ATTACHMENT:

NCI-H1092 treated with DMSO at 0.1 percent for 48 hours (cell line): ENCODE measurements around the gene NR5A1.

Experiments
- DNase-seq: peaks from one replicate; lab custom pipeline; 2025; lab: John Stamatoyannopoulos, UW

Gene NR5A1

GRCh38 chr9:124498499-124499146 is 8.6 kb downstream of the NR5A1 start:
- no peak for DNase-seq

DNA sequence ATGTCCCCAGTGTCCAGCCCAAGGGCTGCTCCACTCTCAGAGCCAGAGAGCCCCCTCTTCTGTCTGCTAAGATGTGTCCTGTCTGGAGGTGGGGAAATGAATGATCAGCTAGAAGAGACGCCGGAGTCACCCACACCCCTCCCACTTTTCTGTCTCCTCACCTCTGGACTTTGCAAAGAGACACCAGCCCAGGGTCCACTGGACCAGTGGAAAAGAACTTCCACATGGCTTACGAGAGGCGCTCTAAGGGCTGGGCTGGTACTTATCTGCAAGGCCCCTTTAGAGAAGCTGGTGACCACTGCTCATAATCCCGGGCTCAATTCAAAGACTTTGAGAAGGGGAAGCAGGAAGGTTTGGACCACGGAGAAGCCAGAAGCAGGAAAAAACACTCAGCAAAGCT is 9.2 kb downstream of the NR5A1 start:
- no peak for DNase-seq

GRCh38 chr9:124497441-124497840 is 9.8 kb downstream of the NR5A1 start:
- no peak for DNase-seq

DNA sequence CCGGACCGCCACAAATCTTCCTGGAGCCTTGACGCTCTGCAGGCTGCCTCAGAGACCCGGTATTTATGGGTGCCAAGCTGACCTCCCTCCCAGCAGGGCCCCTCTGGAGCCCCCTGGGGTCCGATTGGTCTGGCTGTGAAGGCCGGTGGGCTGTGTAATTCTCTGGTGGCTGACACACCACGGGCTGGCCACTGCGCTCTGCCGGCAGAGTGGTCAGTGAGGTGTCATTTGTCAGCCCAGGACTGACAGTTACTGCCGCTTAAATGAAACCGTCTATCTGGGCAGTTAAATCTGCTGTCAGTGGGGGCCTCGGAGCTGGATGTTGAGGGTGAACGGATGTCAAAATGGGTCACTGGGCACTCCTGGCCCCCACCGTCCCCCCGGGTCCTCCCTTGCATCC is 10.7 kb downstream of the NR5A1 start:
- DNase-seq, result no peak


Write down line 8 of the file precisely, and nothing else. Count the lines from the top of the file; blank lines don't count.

- no peak for DNase-seq